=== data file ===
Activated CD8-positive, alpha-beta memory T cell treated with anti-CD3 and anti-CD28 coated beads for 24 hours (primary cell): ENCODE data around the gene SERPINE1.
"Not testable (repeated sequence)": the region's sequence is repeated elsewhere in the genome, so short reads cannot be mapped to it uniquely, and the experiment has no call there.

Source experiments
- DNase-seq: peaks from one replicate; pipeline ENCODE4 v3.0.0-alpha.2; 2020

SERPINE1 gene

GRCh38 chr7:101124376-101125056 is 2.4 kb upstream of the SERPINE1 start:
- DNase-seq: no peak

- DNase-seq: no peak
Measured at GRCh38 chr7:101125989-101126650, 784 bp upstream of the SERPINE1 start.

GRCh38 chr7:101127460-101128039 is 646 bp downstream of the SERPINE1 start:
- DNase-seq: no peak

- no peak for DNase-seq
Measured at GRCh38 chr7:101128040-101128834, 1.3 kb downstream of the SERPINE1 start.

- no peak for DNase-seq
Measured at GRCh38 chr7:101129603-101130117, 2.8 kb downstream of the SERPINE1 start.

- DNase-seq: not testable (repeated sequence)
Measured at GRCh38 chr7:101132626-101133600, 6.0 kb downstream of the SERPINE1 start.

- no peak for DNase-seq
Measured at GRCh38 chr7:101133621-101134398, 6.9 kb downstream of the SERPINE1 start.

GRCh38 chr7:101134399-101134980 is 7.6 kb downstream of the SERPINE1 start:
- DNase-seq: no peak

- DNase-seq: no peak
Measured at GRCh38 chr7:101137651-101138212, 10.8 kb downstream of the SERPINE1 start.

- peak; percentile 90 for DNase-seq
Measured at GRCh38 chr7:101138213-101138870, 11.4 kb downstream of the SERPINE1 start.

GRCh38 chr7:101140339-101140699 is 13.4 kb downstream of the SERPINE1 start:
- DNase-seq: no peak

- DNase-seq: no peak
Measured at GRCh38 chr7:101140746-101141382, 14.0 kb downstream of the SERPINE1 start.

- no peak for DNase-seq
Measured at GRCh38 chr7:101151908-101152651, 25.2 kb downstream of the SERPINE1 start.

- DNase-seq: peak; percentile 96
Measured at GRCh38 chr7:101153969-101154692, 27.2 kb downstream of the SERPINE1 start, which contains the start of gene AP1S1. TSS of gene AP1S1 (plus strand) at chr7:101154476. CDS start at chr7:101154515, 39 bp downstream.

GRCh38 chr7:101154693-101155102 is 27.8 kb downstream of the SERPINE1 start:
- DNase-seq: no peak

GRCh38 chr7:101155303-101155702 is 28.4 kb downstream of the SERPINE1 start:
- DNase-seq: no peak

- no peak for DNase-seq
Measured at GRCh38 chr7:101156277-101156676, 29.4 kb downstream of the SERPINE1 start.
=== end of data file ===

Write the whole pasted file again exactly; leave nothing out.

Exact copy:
Activated CD8-positive, alpha-beta memory T cell treated with anti-CD3 and anti-CD28 coated beads for 24 hours (primary cell): ENCODE data around the gene SERPINE1.
"Not testable (repeated sequence)": the region's sequence is repeated elsewhere in the genome, so short reads cannot be mapped to it uniquely, and the experiment has no call there.

Source experiments
- DNase-seq: peaks from one replicate; pipeline ENCODE4 v3.0.0-alpha.2; 2020

SERPINE1 gene

GRCh38 chr7:101124376-101125056 is 2.4 kb upstream of the SERPINE1 start:
- DNase-seq: no peak

- DNase-seq: no peak
Measured at GRCh38 chr7:101125989-101126650, 784 bp upstream of the SERPINE1 start.

GRCh38 chr7:101127460-101128039 is 646 bp downstream of the SERPINE1 start:
- DNase-seq: no peak

- no peak for DNase-seq
Measured at GRCh38 chr7:101128040-101128834, 1.3 kb downstream of the SERPINE1 start.

- no peak for DNase-seq
Measured at GRCh38 chr7:101129603-101130117, 2.8 kb downstream of the SERPINE1 start.

- DNase-seq: not testable (repeated sequence)
Measured at GRCh38 chr7:101132626-101133600, 6.0 kb downstream of the SERPINE1 start.

- no peak for DNase-seq
Measured at GRCh38 chr7:101133621-101134398, 6.9 kb downstream of the SERPINE1 start.

GRCh38 chr7:101134399-101134980 is 7.6 kb downstream of the SERPINE1 start:
- DNase-seq: no peak

- DNase-seq: no peak
Measured at GRCh38 chr7:101137651-101138212, 10.8 kb downstream of the SERPINE1 start.

- peak; percentile 90 for DNase-seq
Measured at GRCh38 chr7:101138213-101138870, 11.4 kb downstream of the SERPINE1 start.

GRCh38 chr7:101140339-101140699 is 13.4 kb downstream of the SERPINE1 start:
- DNase-seq: no peak

- DNase-seq: no peak
Measured at GRCh38 chr7:101140746-101141382, 14.0 kb downstream of the SERPINE1 start.

- no peak for DNase-seq
Measured at GRCh38 chr7:101151908-101152651, 25.2 kb downstream of the SERPINE1 start.

- DNase-seq: peak; percentile 96
Measured at GRCh38 chr7:101153969-101154692, 27.2 kb downstream of the SERPINE1 start, which contains the start of gene AP1S1. TSS of gene AP1S1 (plus strand) at chr7:101154476. CDS start at chr7:101154515, 39 bp downstream.

GRCh38 chr7:101154693-101155102 is 27.8 kb downstream of the SERPINE1 start:
- DNase-seq: no peak

GRCh38 chr7:101155303-101155702 is 28.4 kb downstream of the SERPINE1 start:
- DNase-seq: no peak

- no peak for DNase-seq
Measured at GRCh38 chr7:101156277-101156676, 29.4 kb downstream of the SERPINE1 start.